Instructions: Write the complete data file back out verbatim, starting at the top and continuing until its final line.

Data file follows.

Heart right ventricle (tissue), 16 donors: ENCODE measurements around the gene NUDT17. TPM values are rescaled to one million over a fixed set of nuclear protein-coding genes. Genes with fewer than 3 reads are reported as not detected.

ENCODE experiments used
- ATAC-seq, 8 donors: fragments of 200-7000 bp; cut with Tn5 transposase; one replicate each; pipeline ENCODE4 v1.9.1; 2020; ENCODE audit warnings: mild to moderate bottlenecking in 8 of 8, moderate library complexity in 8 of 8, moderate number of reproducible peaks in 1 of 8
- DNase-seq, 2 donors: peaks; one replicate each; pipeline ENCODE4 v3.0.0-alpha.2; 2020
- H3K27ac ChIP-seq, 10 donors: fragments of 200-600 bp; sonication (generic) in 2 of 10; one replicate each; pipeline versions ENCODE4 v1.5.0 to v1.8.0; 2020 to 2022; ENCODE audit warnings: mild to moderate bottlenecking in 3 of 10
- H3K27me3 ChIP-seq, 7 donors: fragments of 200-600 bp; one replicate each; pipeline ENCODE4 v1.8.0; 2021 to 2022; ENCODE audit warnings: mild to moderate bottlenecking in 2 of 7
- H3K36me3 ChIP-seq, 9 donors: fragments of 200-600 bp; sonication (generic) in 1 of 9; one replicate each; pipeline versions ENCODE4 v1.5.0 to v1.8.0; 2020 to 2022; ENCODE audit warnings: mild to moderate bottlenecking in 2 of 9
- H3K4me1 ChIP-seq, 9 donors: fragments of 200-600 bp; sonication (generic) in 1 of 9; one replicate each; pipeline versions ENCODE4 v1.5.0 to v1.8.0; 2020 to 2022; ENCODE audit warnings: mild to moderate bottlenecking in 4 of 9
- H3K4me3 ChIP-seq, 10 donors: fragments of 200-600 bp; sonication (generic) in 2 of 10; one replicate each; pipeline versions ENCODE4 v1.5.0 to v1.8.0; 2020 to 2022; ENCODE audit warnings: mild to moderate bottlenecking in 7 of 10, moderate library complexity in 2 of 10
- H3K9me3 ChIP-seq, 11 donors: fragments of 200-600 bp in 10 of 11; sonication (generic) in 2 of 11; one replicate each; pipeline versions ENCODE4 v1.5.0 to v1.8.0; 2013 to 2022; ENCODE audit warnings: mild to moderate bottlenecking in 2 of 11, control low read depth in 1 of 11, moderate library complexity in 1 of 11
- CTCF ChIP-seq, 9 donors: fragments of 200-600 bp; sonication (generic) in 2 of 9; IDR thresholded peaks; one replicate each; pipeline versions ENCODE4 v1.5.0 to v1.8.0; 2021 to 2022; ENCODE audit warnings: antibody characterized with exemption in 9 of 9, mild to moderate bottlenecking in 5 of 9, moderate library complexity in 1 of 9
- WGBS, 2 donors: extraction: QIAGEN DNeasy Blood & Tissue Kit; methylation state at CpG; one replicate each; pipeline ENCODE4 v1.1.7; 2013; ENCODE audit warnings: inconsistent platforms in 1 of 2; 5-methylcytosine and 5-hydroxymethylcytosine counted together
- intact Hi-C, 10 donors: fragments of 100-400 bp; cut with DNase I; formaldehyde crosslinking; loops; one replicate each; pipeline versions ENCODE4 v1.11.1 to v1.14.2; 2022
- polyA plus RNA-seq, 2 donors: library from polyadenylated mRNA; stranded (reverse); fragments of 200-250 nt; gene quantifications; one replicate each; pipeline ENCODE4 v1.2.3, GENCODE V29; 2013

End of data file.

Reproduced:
Heart right ventricle (tissue), 16 donors: ENCODE measurements around the gene NUDT17. TPM values are rescaled to one million over a fixed set of nuclear protein-coding genes. Genes with fewer than 3 reads are reported as not detected.

ENCODE experiments used
- ATAC-seq, 8 donors: fragments of 200-7000 bp; cut with Tn5 transposase; one replicate each; pipeline ENCODE4 v1.9.1; 2020; ENCODE audit warnings: mild to moderate bottlenecking in 8 of 8, moderate library complexity in 8 of 8, moderate number of reproducible peaks in 1 of 8
- DNase-seq, 2 donors: peaks; one replicate each; pipeline ENCODE4 v3.0.0-alpha.2; 2020
- H3K27ac ChIP-seq, 10 donors: fragments of 200-600 bp; sonication (generic) in 2 of 10; one replicate each; pipeline versions ENCODE4 v1.5.0 to v1.8.0; 2020 to 2022; ENCODE audit warnings: mild to moderate bottlenecking in 3 of 10
- H3K27me3 ChIP-seq, 7 donors: fragments of 200-600 bp; one replicate each; pipeline ENCODE4 v1.8.0; 2021 to 2022; ENCODE audit warnings: mild to moderate bottlenecking in 2 of 7
- H3K36me3 ChIP-seq, 9 donors: fragments of 200-600 bp; sonication (generic) in 1 of 9; one replicate each; pipeline versions ENCODE4 v1.5.0 to v1.8.0; 2020 to 2022; ENCODE audit warnings: mild to moderate bottlenecking in 2 of 9
- H3K4me1 ChIP-seq, 9 donors: fragments of 200-600 bp; sonication (generic) in 1 of 9; one replicate each; pipeline versions ENCODE4 v1.5.0 to v1.8.0; 2020 to 2022; ENCODE audit warnings: mild to moderate bottlenecking in 4 of 9
- H3K4me3 ChIP-seq, 10 donors: fragments of 200-600 bp; sonication (generic) in 2 of 10; one replicate each; pipeline versions ENCODE4 v1.5.0 to v1.8.0; 2020 to 2022; ENCODE audit warnings: mild to moderate bottlenecking in 7 of 10, moderate library complexity in 2 of 10
- H3K9me3 ChIP-seq, 11 donors: fragments of 200-600 bp in 10 of 11; sonication (generic) in 2 of 11; one replicate each; pipeline versions ENCODE4 v1.5.0 to v1.8.0; 2013 to 2022; ENCODE audit warnings: mild to moderate bottlenecking in 2 of 11, control low read depth in 1 of 11, moderate library complexity in 1 of 11
- CTCF ChIP-seq, 9 donors: fragments of 200-600 bp; sonication (generic) in 2 of 9; IDR thresholded peaks; one replicate each; pipeline versions ENCODE4 v1.5.0 to v1.8.0; 2021 to 2022; ENCODE audit warnings: antibody characterized with exemption in 9 of 9, mild to moderate bottlenecking in 5 of 9, moderate library complexity in 1 of 9
- WGBS, 2 donors: extraction: QIAGEN DNeasy Blood & Tissue Kit; methylation state at CpG; one replicate each; pipeline ENCODE4 v1.1.7; 2013; ENCODE audit warnings: inconsistent platforms in 1 of 2; 5-methylcytosine and 5-hydroxymethylcytosine counted together
- intact Hi-C, 10 donors: fragments of 100-400 bp; cut with DNase I; formaldehyde crosslinking; loops; one replicate each; pipeline versions ENCODE4 v1.11.1 to v1.14.2; 2022
- polyA plus RNA-seq, 2 donors: library from polyadenylated mRNA; stranded (reverse); fragments of 200-250 nt; gene quantifications; one replicate each; pipeline ENCODE4 v1.2.3, GENCODE V29; 2013